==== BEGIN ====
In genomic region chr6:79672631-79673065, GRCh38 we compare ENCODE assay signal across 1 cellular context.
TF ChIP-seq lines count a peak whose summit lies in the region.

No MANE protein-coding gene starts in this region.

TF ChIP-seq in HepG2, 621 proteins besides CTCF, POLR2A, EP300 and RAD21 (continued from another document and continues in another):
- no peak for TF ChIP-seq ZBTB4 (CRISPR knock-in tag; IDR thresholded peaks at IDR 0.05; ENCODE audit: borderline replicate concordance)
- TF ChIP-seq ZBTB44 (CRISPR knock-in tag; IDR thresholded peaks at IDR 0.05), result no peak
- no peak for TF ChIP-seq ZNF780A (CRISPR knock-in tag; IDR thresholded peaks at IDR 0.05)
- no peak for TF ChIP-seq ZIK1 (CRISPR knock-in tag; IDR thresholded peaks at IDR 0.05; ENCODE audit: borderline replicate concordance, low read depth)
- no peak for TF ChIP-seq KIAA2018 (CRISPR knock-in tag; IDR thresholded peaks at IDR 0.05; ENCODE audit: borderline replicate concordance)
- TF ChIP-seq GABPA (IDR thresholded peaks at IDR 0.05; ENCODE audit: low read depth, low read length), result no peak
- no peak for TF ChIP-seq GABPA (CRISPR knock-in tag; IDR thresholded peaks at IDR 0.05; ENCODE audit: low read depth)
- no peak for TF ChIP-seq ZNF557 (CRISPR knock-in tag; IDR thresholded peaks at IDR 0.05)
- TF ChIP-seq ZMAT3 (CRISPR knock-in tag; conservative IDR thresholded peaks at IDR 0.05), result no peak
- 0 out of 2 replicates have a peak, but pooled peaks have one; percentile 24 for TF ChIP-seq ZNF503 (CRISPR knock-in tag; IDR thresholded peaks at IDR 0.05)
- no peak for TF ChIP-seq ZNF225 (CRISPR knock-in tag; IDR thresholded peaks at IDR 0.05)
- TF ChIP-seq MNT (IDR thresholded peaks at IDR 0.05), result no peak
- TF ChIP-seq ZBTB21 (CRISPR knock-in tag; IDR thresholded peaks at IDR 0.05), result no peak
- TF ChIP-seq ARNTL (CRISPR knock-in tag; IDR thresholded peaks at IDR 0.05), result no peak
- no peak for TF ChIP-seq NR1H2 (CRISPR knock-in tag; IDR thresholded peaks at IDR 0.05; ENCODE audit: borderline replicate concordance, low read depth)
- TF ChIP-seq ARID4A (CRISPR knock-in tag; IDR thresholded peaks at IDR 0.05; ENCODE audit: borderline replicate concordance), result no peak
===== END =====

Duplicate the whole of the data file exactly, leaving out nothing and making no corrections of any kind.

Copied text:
In genomic region chr6:79672631-79673065, GRCh38 we compare ENCODE assay signal across 1 cellular context.
TF ChIP-seq lines count a peak whose summit lies in the region.

No MANE protein-coding gene starts in this region.

TF ChIP-seq in HepG2, 621 proteins besides CTCF, POLR2A, EP300 and RAD21 (continued from another document and continues in another):
- no peak for TF ChIP-seq ZBTB4 (CRISPR knock-in tag; IDR thresholded peaks at IDR 0.05; ENCODE audit: borderline replicate concordance)
- TF ChIP-seq ZBTB44 (CRISPR knock-in tag; IDR thresholded peaks at IDR 0.05), result no peak
- no peak for TF ChIP-seq ZNF780A (CRISPR knock-in tag; IDR thresholded peaks at IDR 0.05)
- no peak for TF ChIP-seq ZIK1 (CRISPR knock-in tag; IDR thresholded peaks at IDR 0.05; ENCODE audit: borderline replicate concordance, low read depth)
- no peak for TF ChIP-seq KIAA2018 (CRISPR knock-in tag; IDR thresholded peaks at IDR 0.05; ENCODE audit: borderline replicate concordance)
- TF ChIP-seq GABPA (IDR thresholded peaks at IDR 0.05; ENCODE audit: low read depth, low read length), result no peak
- no peak for TF ChIP-seq GABPA (CRISPR knock-in tag; IDR thresholded peaks at IDR 0.05; ENCODE audit: low read depth)
- no peak for TF ChIP-seq ZNF557 (CRISPR knock-in tag; IDR thresholded peaks at IDR 0.05)
- TF ChIP-seq ZMAT3 (CRISPR knock-in tag; conservative IDR thresholded peaks at IDR 0.05), result no peak
- 0 out of 2 replicates have a peak, but pooled peaks have one; percentile 24 for TF ChIP-seq ZNF503 (CRISPR knock-in tag; IDR thresholded peaks at IDR 0.05)
- no peak for TF ChIP-seq ZNF225 (CRISPR knock-in tag; IDR thresholded peaks at IDR 0.05)
- TF ChIP-seq MNT (IDR thresholded peaks at IDR 0.05), result no peak
- TF ChIP-seq ZBTB21 (CRISPR knock-in tag; IDR thresholded peaks at IDR 0.05), result no peak
- TF ChIP-seq ARNTL (CRISPR knock-in tag; IDR thresholded peaks at IDR 0.05), result no peak
- no peak for TF ChIP-seq NR1H2 (CRISPR knock-in tag; IDR thresholded peaks at IDR 0.05; ENCODE audit: borderline replicate concordance, low read depth)
- TF ChIP-seq ARID4A (CRISPR knock-in tag; IDR thresholded peaks at IDR 0.05; ENCODE audit: borderline replicate concordance), result no peak